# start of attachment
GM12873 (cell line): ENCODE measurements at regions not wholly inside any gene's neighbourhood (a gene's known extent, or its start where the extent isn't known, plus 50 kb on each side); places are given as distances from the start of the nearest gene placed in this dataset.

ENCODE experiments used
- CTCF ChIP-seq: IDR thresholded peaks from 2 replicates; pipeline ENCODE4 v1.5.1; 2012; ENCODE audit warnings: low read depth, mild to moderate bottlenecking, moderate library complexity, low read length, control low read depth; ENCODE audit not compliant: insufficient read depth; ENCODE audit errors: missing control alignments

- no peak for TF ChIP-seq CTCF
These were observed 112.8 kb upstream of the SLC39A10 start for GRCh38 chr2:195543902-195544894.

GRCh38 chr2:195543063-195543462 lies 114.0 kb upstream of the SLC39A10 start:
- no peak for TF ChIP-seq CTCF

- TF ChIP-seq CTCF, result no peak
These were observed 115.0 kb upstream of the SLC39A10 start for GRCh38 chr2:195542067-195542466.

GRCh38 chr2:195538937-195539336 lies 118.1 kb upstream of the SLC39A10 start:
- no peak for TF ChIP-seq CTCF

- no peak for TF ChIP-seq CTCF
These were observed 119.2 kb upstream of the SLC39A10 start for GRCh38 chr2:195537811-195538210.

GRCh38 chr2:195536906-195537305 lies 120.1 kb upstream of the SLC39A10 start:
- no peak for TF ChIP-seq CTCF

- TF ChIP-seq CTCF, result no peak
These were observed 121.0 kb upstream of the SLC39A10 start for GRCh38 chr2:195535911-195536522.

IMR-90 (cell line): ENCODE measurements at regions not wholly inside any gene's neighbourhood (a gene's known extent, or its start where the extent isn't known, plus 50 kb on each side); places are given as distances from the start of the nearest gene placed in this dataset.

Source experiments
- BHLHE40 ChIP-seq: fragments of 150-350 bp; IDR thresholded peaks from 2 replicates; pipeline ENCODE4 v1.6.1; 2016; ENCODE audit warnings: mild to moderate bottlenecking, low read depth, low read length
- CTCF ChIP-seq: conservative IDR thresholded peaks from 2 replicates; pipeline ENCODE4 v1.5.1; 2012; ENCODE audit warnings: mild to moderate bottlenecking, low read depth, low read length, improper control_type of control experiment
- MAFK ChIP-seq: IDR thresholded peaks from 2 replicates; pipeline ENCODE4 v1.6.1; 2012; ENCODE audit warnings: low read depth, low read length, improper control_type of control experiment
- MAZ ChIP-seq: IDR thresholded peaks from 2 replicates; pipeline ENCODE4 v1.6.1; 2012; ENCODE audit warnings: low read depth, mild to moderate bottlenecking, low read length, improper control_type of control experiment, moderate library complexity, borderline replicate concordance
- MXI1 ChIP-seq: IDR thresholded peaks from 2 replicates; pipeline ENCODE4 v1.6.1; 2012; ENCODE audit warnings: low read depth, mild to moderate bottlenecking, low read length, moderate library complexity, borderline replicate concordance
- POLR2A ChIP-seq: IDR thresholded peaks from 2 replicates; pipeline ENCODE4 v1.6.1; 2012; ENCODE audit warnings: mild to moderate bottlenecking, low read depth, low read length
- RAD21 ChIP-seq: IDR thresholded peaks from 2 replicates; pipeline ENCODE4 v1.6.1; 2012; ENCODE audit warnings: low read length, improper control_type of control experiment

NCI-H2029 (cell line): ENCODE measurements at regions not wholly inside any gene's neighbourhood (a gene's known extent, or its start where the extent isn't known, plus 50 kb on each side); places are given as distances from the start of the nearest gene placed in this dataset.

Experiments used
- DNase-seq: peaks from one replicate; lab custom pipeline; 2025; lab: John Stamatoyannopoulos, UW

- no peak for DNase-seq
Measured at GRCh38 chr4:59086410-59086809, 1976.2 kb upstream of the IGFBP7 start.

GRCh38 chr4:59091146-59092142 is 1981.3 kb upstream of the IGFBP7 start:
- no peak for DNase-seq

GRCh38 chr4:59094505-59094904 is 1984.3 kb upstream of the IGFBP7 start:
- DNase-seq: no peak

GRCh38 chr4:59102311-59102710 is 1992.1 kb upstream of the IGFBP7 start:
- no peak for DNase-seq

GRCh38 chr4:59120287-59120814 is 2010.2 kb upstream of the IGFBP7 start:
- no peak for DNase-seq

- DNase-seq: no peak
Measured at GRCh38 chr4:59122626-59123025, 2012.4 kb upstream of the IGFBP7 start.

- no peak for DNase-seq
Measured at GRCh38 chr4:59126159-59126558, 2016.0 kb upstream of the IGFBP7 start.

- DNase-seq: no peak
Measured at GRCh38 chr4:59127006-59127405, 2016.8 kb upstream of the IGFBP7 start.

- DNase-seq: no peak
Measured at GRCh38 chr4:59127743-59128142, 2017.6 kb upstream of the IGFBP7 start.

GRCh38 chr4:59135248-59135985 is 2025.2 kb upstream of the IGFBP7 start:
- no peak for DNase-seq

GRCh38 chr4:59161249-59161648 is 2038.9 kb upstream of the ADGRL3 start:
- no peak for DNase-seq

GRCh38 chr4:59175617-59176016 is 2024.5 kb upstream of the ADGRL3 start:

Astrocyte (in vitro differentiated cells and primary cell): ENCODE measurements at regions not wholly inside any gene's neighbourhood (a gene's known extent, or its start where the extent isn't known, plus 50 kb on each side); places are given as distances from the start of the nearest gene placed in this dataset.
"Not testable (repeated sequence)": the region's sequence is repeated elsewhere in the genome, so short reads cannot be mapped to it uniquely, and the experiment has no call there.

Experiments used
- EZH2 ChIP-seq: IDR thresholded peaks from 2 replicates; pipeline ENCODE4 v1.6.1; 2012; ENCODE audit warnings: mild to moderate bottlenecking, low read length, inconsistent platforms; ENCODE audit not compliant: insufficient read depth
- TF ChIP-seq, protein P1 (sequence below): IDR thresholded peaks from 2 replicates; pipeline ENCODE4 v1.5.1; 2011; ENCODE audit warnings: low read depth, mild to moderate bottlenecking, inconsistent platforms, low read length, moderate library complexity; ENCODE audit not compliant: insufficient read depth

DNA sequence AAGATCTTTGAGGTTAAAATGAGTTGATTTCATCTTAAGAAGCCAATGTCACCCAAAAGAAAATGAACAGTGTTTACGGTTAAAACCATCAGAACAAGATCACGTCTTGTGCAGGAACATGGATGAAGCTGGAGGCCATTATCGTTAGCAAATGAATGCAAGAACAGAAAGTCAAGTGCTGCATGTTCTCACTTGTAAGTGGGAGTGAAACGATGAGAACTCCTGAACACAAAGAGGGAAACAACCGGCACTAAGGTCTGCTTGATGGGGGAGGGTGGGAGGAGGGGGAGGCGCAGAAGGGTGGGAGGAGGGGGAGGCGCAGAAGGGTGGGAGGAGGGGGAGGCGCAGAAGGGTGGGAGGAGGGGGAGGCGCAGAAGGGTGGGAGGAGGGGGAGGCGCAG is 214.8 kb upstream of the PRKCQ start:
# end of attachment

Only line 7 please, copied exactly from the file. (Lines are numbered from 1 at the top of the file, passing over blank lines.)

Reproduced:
- no peak for TF ChIP-seq CTCF